What you are asking for can only be guessed unless some Microsoft IE8 developper comes and answer your question.
Being a puny Froggy with no connections with Microsoft whatsoever, I designed a simple test to try and measure how statements are counted:

<div id='div'></div>
var count = 5000000;
var res = 0;
var d = document.getElementById ('div');
function fun (aaa) // 1 statement
    aaa+= Math.random(); // 1 statement
    aaa+= Math.random(); // 1 statement
    aaa+= Math.random(); // 1 statement
function format (count) // 1 statement
    return Math.round(count*100/i)/100; // 1 statement
function format2 (count) // 1 statement
    var a = count*100; //4 statements
    var b = a / i;
    var c = Math.round (b);
    var d = c/100;
    return d; // 1 statement

for (var i = 0 ; i != count ; i++) // 2 statements
    res += Math.random();                      // 1 statement
    d.innerHTML = format2(count);              // 1 statement
    d.innerHTML = Math.round(count*100/i)/100; // 1 statement
    fun (res);                                 // 1 statement

I ran this script on IE8 over XP in a VirtualBox.

The number displayed in the page represents roughly the number of statements (as IE counts them) per loop. The imprecision is probably due to the asynchronous polling of the statements count, as explained in the Microsoft paper.

You can modify the code to see for yourself which kind of instructions are counted as statements.

My empirical observations so far :

It seems a statement is indeed close to the grammatical definition, i.e. anything found until the next ;.

  • a loop counts as 2 statements (the test and the indice update, probably)
  • a function call counts as 2 statements, regardless of the result being affected to a variable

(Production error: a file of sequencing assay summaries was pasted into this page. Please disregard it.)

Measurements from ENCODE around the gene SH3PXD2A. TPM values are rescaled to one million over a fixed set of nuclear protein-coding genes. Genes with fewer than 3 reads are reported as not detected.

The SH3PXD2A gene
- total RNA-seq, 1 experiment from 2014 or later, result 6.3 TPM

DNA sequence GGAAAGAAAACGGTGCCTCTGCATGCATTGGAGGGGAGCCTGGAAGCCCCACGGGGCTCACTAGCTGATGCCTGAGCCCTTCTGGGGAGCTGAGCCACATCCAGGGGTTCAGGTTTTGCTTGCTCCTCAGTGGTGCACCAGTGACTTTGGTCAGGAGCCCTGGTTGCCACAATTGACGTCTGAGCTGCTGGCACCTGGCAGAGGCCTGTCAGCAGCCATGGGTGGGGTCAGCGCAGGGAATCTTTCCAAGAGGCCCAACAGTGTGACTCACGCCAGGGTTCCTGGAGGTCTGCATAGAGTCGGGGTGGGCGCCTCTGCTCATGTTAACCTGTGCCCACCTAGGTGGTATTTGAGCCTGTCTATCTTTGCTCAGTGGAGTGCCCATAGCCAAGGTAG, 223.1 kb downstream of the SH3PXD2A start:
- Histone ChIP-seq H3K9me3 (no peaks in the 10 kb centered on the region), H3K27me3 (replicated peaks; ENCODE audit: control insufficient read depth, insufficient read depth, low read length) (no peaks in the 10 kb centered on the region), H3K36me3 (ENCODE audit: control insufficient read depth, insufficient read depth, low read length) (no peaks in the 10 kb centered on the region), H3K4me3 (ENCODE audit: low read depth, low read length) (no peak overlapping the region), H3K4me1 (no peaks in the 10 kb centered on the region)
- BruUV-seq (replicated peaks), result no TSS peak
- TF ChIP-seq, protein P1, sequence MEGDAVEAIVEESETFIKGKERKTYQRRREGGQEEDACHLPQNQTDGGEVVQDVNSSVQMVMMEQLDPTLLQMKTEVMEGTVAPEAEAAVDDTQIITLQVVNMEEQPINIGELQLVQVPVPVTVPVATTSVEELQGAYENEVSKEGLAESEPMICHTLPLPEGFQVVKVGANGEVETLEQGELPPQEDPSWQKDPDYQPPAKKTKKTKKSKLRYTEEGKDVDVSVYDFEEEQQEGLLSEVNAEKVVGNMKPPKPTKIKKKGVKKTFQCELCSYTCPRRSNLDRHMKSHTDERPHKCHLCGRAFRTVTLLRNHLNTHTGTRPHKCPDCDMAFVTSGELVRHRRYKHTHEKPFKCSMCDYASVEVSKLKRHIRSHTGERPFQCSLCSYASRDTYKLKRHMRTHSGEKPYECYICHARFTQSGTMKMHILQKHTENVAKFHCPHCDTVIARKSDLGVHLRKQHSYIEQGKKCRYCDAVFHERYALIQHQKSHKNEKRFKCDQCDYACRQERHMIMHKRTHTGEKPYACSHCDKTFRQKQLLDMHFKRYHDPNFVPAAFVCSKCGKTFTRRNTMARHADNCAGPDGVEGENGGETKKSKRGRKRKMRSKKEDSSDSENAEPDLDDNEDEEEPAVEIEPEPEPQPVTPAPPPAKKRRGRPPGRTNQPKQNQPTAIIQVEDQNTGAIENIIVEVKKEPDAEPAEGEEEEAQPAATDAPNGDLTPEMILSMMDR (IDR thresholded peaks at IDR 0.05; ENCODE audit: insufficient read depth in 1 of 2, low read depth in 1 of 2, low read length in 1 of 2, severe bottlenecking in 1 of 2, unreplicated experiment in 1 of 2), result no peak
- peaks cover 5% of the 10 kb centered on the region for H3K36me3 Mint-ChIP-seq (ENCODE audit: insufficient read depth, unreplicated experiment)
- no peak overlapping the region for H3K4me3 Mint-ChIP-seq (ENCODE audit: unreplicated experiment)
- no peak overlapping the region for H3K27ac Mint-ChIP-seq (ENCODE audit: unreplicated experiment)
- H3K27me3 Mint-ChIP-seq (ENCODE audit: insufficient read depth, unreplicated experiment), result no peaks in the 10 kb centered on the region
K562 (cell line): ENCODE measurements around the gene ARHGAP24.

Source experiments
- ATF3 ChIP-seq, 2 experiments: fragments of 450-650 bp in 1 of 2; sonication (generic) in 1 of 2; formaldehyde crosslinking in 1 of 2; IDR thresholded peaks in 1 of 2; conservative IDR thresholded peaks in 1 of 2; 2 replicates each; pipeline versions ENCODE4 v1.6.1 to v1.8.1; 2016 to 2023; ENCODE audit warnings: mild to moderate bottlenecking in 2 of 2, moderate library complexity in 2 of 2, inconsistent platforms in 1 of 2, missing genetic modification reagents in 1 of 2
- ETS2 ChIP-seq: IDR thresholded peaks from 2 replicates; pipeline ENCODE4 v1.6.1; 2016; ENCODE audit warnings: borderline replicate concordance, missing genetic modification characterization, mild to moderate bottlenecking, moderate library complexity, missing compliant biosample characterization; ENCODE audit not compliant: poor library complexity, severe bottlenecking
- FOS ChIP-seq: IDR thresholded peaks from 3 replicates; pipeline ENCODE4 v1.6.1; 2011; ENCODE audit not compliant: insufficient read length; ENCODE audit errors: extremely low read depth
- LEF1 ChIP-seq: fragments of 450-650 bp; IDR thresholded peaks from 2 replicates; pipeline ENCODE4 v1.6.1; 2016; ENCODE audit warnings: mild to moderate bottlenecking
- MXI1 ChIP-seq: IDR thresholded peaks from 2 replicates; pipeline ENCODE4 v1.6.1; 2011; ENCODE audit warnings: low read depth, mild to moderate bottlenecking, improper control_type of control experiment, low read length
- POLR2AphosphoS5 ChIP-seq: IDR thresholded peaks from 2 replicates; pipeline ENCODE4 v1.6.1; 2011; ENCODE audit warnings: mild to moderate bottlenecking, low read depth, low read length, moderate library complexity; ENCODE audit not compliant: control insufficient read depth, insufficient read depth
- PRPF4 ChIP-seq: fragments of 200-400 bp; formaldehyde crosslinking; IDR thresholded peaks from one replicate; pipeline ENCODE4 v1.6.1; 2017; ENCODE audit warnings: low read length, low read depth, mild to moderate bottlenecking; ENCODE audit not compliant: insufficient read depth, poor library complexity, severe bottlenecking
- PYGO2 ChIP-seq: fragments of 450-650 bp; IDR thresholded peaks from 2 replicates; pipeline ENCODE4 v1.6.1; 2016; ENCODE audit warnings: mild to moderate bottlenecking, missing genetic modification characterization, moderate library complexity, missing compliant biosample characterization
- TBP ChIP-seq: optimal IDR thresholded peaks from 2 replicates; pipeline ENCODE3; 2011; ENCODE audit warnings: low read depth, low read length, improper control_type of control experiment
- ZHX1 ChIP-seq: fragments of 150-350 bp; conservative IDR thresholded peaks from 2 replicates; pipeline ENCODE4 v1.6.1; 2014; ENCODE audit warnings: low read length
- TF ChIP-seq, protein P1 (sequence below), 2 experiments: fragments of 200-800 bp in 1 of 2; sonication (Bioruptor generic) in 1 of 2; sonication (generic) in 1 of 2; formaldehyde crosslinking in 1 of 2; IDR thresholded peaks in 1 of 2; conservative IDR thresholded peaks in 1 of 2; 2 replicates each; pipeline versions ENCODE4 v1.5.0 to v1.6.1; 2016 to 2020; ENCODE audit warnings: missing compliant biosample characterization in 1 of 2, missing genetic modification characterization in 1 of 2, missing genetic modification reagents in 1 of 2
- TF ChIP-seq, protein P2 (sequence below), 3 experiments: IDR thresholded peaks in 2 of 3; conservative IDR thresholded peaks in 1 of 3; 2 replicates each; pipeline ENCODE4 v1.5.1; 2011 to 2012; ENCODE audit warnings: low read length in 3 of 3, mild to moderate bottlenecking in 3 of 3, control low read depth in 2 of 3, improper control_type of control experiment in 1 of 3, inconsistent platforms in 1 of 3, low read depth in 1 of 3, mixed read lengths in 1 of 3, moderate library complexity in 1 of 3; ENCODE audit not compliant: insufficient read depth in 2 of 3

• an arbitrarily complex expression evaluation counts as a single statement
  • builtin functions dont count as statements, but each statement executed in user defined ones does.

It seems you could cram more power inside the 5M allowed statements by packing computations into more complex single statements.

All this being said, a design that uses a browser to perform heavy duty computations is fundamentally flawed, if you ask me.


To my understanding browsers execute code off of a queue.

When some code is running and you create a setTimeout(), even if you set the timeout to 4 milliseconds (each browser may be different, not comment below), that code will not execute in parallel with other JavaScript code in the browser. Instead the function is put onto a queue.

When the currently executing script finishes it will then look on the queue for the next item to execute. The queue could have event handlers (from user input, though I think they may be prioritiezed, not sure) and things like Ajax call responses (like jQuery ajax call success code etc), they all get added to the queue and they are executed one at a time.

JavaScript always runs in a single thread, there is never two threads running JavaScript code in parallel. That one thread picks stuff off the queue and executes one at a time.

Note: You are better to not run things in big for loops as that will trigger the errors you are getting.

  • setTimeout of 0 has mixed results. It used to run immediately in some browsers, but I don't recall off the top of my head which ones. So a timeout of 1 is safer (and behaves exactly the same in most browsers) – Mark Kahn Feb 12 '14 at 10:47
  • @zyklus I thought that all browser made setTimeout(func, 0) into setTimeout(func, 4) or even greater by default now (i.e. there is a minimum lower bound that they will support) you may be right though, and I can see why it would be wise to do that (esp as we don't actually know how each and every browser deals with this.) Nice Point! – jwwishart Feb 12 '14 at 10:48
  • Most browsers do, but as I said some browsers used to read setTimeout( func, 0 ) as func(). And they don't exactly "change it" to a 4ms, 10ms, whatever timer, it's just that that's the flush cycle of those browsers. If you have a browser with a 10ms flush and run a setTimeout with 1ms at the beginning of the cycle, it'll run 10ms later. If, however, you chew up 9ms of CPU time first, it'll run 1ms later. – Mark Kahn Feb 12 '14 at 10:51
  • "that code will not execute asyncronously" -- you have that backwards ;) – Mark Kahn Feb 12 '14 at 10:53
  • Ah, that does sound familiar. Thanks for the good feedback! @zyklus – jwwishart Feb 12 '14 at 10:54